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Hoffmann, R. A wiki for the life sciences where authorship matters. Nature Genetics (2008)

Monoaminergic control of episodic growth hormone secretion in the rat: effects of reserpine, alpha-methyl-p-tyrosine, p-chlorophenylalanine, and haloperidol.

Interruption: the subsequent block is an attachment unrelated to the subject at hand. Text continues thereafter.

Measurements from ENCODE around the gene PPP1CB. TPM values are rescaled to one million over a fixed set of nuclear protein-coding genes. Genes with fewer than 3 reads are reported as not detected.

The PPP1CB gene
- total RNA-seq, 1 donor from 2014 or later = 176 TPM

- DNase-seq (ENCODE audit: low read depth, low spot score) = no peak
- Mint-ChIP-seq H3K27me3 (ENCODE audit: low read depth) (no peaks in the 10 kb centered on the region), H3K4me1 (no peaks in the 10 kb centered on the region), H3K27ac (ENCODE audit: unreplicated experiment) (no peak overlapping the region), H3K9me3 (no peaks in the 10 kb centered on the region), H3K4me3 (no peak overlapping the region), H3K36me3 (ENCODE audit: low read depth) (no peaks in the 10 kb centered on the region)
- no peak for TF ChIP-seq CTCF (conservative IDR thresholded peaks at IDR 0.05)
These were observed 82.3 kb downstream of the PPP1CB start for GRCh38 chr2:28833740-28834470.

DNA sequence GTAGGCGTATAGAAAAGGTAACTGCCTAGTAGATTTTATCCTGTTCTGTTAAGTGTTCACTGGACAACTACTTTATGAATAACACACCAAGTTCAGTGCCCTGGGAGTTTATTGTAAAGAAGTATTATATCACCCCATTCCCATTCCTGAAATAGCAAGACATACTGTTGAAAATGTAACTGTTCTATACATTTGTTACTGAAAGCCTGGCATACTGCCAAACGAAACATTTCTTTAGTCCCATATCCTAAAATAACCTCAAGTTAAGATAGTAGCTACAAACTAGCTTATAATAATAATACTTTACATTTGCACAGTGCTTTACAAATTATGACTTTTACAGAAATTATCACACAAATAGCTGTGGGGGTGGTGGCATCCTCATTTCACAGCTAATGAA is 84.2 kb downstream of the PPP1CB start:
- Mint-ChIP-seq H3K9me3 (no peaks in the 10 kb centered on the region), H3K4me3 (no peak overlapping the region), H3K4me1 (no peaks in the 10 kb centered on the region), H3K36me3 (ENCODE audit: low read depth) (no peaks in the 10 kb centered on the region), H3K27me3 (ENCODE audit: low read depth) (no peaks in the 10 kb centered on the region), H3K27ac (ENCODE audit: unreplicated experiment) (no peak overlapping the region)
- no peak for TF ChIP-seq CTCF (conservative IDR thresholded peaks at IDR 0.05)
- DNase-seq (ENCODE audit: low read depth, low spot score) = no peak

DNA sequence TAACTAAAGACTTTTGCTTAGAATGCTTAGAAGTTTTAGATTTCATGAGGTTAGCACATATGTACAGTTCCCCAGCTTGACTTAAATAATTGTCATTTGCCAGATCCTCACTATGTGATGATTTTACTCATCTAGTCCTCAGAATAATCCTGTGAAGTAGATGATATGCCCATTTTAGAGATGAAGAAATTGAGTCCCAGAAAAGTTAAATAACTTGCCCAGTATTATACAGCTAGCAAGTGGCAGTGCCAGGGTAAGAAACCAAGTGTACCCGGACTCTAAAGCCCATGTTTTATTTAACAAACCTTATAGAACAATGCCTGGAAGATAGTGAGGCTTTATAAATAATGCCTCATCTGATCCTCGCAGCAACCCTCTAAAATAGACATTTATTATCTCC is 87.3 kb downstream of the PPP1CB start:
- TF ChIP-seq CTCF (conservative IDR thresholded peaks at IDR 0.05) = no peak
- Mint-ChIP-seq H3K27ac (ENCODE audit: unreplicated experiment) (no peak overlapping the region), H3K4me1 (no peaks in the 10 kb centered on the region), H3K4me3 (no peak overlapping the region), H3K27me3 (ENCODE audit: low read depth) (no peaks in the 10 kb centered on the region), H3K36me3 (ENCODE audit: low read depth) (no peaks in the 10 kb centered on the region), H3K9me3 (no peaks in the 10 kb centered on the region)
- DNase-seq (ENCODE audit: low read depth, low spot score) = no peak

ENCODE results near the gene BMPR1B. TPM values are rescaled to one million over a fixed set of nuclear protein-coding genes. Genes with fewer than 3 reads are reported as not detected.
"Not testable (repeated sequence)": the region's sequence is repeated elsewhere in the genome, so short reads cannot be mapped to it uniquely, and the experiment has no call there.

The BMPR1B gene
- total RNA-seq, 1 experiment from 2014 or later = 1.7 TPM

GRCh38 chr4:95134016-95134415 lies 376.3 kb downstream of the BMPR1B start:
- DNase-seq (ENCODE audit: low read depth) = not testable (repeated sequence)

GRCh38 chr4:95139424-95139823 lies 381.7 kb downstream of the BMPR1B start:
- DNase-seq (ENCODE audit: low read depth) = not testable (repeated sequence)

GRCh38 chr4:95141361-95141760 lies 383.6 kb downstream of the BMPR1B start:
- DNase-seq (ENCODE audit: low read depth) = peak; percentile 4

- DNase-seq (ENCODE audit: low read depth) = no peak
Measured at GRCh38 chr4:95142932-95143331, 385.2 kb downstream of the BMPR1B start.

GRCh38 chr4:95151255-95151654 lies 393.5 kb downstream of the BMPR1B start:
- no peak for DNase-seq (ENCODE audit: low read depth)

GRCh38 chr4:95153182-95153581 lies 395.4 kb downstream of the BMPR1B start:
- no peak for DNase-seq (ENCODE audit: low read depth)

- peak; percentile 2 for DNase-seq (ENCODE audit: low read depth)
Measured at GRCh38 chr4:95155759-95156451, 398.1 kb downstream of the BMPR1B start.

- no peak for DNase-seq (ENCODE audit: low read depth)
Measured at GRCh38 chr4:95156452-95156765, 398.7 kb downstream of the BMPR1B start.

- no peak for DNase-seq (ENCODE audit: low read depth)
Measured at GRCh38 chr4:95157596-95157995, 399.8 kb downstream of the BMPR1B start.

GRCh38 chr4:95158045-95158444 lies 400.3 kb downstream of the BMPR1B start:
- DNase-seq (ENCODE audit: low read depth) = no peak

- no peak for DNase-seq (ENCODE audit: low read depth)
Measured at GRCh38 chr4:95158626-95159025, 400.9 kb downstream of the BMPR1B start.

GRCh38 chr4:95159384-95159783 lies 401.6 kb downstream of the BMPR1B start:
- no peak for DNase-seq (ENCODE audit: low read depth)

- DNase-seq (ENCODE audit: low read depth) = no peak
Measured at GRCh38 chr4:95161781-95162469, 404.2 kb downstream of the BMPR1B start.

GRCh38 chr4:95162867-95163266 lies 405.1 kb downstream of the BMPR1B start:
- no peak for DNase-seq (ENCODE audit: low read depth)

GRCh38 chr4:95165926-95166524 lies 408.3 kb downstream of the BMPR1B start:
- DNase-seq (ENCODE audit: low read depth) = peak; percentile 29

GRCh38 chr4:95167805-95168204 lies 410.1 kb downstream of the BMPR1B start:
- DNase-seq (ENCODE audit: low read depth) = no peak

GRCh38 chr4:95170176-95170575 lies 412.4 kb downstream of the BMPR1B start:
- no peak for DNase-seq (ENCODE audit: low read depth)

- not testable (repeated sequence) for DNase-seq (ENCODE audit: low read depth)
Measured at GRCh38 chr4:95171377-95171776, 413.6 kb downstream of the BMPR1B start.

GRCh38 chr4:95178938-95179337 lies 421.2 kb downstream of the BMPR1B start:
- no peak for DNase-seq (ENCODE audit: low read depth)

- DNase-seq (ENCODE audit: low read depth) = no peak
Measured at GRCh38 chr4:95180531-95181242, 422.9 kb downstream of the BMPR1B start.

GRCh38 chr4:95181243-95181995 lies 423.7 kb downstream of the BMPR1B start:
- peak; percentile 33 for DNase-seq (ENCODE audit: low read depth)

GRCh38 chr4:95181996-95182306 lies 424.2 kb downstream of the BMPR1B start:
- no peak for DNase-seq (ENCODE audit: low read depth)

The effects on GH secretion of reserpine, alpha-methyl-p-tyrosine (alpha-MT), p-chlorophenylalanine (PCPA), and haloperidol were studied in undisturbed, unanesthetized male rats with implanted intraaortic cannulae. The effects of the various drug treatments on motor activity and brain levels of catecholamines (CAs) and 5-hydroxytryptamine (5-HT) as well as the synthesis of the biogenic amines were also studied. Reserpine (10 mg/kg, ip) completely inhibited GH secretion for at least 15 h. Repeated injections of reserpine prolonged this inhibition. Episodic GH secretion reappeared 36 h after the last administration of reserpine, at which time the behavioral inhibition and blepharospasm induced by the drug was less pronounced than after 24 h, but brain levels of CAs and 5-HT were still markedly reduced. Administration of alpha-MT (150 mg/kg; 12, 4, and 2 h before experiments) inhibited episodic GH secretion and caused marked inhibition of motor activity and brain levels of CAs but not 5-HT. The inhibition of episodic GH secretion was more pronounced with haloperidol (0.5 mg/kg; 30 min before experiments) than with alpha-MT but was not as complete as that found 12 h after administration of reserpine. Administration of p-chlorophenylalanine (300 mg/kg; 72, 48, and 24 h before experiments) had no effect on episodic GH secretion, whereas brain levels of 5-HT and 5-HT synthesis were markedly reduced.[1]


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